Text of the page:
Cooking Tools & Equipment in a Mexican Kitchen
Mexican cooking doesn't requie a lot of special equipment, you'll generally have a lot of what is needed in your kitchen already - such as electric blenders, mixer, strainers and skillets. You do, however, need a few items to increase your efficiency and make the time spent in the kitchen more fun. Below are a few of the most common used items in a Mexican kitchen that you might not have at hand, yet.
Comal: A griddle basically, looks like a cast iron skillet but without the sides and with a handle. It is used dry, with no oil. A comal is essential for cooking tortillas and roasting ingredients that do not use oil. When a comal is not available, you can use a skillet or a flat griddle.
Juice presser: These are neat gadgets, make of cast iron with a cup to hold half a lime, orange or grapefruit, with a lever to press against the fruit to extract its juice, leaving the skin and seeds behind. Of course, a manual or electric juicer can also be used.
Molcajete and tejolote: Mortar and pestle, important for grinding herbs, seeds and spices. The bowl and grinder still in use all over Mexico goes back to ancient times as they are made from porous volcanic rock. The molcajete and tejolete need to be cured: first rinse well with water, no soap; with the pestle grind small amounts of rice several times until the resulting gray sand and grit is ground away. Rinse again and allow to air dry. Use to grind nuts, seeds, herbs, spices and to make salsa the ancient Mexican way.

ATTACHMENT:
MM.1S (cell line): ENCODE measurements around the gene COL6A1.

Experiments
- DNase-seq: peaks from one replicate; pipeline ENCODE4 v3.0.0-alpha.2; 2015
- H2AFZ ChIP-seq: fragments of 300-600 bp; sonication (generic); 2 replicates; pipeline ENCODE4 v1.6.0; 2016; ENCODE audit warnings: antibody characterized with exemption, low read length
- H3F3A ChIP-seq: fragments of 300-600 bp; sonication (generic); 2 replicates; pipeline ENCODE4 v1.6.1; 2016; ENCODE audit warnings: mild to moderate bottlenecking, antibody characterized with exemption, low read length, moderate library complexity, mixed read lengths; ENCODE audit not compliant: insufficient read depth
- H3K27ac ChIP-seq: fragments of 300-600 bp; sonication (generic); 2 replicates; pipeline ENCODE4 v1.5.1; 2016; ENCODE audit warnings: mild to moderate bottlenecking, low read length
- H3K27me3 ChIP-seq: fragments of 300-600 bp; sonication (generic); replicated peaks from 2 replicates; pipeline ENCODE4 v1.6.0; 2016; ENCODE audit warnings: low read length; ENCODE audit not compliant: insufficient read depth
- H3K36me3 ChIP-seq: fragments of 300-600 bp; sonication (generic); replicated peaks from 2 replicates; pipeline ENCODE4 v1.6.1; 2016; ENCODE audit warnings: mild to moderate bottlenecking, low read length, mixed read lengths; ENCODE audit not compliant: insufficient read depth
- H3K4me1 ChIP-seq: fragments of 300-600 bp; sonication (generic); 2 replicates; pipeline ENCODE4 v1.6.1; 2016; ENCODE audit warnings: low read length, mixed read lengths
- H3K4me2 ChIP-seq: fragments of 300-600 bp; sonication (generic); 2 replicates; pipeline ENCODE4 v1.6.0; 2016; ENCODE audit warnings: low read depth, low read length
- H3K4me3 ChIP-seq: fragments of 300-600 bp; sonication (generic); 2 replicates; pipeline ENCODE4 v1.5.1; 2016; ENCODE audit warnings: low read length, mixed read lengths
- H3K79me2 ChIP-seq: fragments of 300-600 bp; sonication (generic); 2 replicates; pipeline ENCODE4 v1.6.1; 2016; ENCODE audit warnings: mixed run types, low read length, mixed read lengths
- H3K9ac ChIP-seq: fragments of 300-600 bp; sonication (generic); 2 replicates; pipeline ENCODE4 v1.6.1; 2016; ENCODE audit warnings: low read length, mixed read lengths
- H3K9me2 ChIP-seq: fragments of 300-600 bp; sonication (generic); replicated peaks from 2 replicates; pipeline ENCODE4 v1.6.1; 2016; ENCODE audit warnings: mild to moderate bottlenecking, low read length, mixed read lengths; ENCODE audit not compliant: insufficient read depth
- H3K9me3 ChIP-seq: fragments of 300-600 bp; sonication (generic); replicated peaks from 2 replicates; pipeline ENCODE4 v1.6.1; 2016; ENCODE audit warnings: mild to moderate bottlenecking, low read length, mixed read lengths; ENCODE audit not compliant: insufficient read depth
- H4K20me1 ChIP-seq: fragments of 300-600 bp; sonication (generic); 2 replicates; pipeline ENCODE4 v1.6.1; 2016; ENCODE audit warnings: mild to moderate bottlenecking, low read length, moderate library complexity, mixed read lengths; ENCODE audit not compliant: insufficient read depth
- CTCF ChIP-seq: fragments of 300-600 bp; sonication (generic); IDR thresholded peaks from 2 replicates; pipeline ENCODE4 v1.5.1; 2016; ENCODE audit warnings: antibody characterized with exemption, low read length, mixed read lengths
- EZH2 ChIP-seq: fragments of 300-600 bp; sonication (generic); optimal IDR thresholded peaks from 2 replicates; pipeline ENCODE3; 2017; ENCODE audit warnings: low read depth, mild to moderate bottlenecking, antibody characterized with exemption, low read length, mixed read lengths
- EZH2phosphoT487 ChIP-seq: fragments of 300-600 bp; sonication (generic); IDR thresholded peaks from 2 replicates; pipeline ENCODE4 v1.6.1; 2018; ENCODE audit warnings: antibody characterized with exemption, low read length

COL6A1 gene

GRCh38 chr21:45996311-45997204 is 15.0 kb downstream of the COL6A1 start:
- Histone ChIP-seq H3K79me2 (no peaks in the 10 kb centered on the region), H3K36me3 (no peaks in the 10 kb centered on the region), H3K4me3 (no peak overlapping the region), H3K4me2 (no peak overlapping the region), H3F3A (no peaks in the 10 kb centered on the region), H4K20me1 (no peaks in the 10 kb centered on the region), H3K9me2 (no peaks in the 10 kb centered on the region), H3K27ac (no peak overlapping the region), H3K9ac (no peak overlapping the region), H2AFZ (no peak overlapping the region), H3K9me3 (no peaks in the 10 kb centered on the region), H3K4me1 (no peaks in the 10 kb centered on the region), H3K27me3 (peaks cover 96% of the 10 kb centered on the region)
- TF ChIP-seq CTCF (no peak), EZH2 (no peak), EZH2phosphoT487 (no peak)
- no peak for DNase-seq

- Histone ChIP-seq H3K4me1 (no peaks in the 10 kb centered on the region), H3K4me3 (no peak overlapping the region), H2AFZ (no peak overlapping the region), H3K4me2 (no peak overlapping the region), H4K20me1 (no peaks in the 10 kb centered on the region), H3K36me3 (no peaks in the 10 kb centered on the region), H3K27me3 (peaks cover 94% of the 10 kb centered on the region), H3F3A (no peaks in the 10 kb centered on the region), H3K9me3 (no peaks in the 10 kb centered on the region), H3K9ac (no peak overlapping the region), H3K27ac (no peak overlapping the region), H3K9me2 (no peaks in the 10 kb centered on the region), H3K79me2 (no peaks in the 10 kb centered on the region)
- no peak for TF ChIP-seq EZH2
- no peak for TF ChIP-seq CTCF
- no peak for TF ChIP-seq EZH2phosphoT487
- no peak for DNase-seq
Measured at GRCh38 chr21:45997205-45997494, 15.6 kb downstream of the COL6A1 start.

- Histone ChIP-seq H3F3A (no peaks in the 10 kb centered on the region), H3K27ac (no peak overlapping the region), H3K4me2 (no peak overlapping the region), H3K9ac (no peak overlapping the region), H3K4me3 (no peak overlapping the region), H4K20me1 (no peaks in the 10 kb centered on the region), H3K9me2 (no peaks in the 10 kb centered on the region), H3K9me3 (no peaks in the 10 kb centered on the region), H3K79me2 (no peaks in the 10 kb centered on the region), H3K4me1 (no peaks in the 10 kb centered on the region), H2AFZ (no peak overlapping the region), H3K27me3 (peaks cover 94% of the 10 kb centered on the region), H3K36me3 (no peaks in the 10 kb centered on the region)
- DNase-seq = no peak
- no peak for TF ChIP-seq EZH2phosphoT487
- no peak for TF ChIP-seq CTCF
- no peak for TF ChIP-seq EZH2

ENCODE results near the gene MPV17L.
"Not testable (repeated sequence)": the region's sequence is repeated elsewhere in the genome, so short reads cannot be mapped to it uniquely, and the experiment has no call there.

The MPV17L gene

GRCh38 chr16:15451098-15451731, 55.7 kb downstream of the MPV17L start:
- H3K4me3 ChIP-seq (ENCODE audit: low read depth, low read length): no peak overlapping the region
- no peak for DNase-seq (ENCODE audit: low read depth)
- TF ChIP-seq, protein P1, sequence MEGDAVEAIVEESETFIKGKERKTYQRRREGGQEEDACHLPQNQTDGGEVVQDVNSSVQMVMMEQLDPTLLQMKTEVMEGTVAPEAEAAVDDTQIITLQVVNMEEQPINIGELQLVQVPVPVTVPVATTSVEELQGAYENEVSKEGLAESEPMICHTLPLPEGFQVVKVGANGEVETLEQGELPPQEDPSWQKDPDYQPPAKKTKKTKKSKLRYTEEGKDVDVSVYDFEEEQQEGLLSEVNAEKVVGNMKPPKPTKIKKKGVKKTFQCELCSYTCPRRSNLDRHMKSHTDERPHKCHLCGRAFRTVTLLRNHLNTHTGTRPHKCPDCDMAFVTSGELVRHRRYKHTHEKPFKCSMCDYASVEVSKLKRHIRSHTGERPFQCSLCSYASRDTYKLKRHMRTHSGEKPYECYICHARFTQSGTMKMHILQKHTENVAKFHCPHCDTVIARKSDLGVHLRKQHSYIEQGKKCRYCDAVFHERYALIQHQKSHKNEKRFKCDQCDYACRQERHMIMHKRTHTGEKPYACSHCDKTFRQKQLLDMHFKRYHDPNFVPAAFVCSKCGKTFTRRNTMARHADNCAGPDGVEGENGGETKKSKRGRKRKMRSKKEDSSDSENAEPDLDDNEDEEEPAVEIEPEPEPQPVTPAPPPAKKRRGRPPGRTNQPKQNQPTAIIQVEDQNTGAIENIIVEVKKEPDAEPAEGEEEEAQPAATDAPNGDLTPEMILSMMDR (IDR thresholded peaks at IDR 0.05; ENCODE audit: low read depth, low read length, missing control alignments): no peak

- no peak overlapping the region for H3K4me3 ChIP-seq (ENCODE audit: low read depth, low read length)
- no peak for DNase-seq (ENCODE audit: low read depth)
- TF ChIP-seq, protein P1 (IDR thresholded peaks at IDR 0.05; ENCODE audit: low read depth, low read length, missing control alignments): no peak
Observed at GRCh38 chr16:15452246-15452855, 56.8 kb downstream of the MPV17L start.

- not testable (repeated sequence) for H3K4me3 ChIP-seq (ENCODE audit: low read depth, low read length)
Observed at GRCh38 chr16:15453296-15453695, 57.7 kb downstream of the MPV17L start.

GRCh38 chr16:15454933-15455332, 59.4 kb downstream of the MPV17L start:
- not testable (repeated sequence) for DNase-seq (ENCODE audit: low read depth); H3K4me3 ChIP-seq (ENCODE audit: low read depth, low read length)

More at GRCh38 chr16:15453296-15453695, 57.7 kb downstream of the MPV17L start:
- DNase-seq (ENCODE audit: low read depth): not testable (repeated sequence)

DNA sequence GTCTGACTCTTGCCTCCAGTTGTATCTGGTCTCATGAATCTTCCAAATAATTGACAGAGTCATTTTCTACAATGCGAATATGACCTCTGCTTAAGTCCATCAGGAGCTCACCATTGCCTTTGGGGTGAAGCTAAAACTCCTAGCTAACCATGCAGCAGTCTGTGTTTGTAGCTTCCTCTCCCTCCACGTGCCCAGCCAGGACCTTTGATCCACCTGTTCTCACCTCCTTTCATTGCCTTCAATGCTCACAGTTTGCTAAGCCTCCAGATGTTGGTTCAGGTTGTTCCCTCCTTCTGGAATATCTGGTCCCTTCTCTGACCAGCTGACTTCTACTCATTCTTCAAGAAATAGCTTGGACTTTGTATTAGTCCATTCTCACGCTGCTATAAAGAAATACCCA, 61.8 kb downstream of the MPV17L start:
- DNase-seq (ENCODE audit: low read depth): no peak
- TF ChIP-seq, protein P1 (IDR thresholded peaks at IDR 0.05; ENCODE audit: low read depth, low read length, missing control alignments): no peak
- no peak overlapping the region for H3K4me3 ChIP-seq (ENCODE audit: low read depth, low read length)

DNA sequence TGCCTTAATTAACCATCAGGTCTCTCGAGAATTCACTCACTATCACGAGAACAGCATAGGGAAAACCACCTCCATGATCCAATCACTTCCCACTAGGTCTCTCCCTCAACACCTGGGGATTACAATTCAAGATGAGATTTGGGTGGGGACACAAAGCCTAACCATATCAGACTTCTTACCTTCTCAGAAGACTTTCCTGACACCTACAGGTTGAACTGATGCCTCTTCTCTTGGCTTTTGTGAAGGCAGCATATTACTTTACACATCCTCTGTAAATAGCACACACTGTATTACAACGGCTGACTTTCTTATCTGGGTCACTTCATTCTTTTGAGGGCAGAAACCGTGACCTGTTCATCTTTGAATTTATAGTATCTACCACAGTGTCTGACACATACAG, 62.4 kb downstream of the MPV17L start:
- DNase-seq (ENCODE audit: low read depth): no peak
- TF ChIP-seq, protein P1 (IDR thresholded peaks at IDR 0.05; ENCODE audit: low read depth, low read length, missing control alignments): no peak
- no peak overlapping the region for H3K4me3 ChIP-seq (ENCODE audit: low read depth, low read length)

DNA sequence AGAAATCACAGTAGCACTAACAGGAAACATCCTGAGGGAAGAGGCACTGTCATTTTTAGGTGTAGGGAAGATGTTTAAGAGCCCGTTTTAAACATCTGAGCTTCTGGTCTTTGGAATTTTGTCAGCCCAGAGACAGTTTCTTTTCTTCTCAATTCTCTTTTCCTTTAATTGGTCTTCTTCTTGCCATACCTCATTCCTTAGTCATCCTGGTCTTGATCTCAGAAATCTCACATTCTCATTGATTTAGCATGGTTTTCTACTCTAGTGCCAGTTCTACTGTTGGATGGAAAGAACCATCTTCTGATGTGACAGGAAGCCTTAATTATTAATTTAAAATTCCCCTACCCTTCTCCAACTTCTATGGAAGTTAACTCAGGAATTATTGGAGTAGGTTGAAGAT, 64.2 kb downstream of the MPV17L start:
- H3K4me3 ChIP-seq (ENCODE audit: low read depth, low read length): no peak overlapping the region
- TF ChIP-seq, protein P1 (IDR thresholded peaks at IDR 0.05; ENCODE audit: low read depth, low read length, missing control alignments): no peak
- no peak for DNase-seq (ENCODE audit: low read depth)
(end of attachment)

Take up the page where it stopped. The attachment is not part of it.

Tamale steamer: Sold in Mexican markets or you can make your own. First, you need a large stockpot, the largest size you can find and fit a metal colander on the bottom. Generally, the bottom is filled to several inches of water and brought to a boil, then the colander is placed on top with a foil lining to prevent contact with the water and the tamales are placed on the colander. The tamales are covered with a clean kitchen towel, then the pot is tightly covered to trap the steam and to cook the tamales.
Rolling pin: If you want to try your hand at flour tortillas, you need to roll them with a pin. Practice does make that perfect circle, eventually.
Tortilla press: Utensil consisting of two hinged flat plates of metal or wood with a handle that is pressed to flatten a ball of dough for corn tortillas.